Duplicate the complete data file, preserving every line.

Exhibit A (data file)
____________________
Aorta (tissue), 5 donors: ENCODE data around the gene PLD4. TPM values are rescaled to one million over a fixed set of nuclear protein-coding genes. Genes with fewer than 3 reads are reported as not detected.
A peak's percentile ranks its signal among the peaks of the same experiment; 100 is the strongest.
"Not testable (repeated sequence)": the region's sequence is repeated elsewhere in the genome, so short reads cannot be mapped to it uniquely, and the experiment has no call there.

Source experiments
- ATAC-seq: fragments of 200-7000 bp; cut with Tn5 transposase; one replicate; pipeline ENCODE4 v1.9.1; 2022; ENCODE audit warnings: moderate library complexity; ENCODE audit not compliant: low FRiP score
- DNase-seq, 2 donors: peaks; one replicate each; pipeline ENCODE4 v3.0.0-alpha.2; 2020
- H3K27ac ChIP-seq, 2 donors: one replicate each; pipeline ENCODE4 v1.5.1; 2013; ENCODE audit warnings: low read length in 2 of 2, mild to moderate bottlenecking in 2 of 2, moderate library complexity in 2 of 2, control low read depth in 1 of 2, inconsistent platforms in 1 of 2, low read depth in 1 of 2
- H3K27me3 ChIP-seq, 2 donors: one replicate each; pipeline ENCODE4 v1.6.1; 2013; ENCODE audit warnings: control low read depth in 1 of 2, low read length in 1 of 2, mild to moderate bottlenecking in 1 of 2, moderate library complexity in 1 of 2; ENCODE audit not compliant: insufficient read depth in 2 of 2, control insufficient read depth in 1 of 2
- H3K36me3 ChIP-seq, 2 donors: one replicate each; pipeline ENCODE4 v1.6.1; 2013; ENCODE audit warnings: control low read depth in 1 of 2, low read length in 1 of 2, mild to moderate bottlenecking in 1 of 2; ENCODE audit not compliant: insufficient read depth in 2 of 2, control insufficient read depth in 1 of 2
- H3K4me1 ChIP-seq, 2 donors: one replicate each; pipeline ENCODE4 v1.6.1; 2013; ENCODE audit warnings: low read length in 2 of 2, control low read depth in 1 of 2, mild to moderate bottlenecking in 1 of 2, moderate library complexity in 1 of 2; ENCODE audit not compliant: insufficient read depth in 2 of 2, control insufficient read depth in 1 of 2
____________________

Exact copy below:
Aorta (tissue), 5 donors: ENCODE data around the gene PLD4. TPM values are rescaled to one million over a fixed set of nuclear protein-coding genes. Genes with fewer than 3 reads are reported as not detected.
A peak's percentile ranks its signal among the peaks of the same experiment; 100 is the strongest.
"Not testable (repeated sequence)": the region's sequence is repeated elsewhere in the genome, so short reads cannot be mapped to it uniquely, and the experiment has no call there.

Source experiments
- ATAC-seq: fragments of 200-7000 bp; cut with Tn5 transposase; one replicate; pipeline ENCODE4 v1.9.1; 2022; ENCODE audit warnings: moderate library complexity; ENCODE audit not compliant: low FRiP score
- DNase-seq, 2 donors: peaks; one replicate each; pipeline ENCODE4 v3.0.0-alpha.2; 2020
- H3K27ac ChIP-seq, 2 donors: one replicate each; pipeline ENCODE4 v1.5.1; 2013; ENCODE audit warnings: low read length in 2 of 2, mild to moderate bottlenecking in 2 of 2, moderate library complexity in 2 of 2, control low read depth in 1 of 2, inconsistent platforms in 1 of 2, low read depth in 1 of 2
- H3K27me3 ChIP-seq, 2 donors: one replicate each; pipeline ENCODE4 v1.6.1; 2013; ENCODE audit warnings: control low read depth in 1 of 2, low read length in 1 of 2, mild to moderate bottlenecking in 1 of 2, moderate library complexity in 1 of 2; ENCODE audit not compliant: insufficient read depth in 2 of 2, control insufficient read depth in 1 of 2
- H3K36me3 ChIP-seq, 2 donors: one replicate each; pipeline ENCODE4 v1.6.1; 2013; ENCODE audit warnings: control low read depth in 1 of 2, low read length in 1 of 2, mild to moderate bottlenecking in 1 of 2; ENCODE audit not compliant: insufficient read depth in 2 of 2, control insufficient read depth in 1 of 2
- H3K4me1 ChIP-seq, 2 donors: one replicate each; pipeline ENCODE4 v1.6.1; 2013; ENCODE audit warnings: low read length in 2 of 2, control low read depth in 1 of 2, mild to moderate bottlenecking in 1 of 2, moderate library complexity in 1 of 2; ENCODE audit not compliant: insufficient read depth in 2 of 2, control insufficient read depth in 1 of 2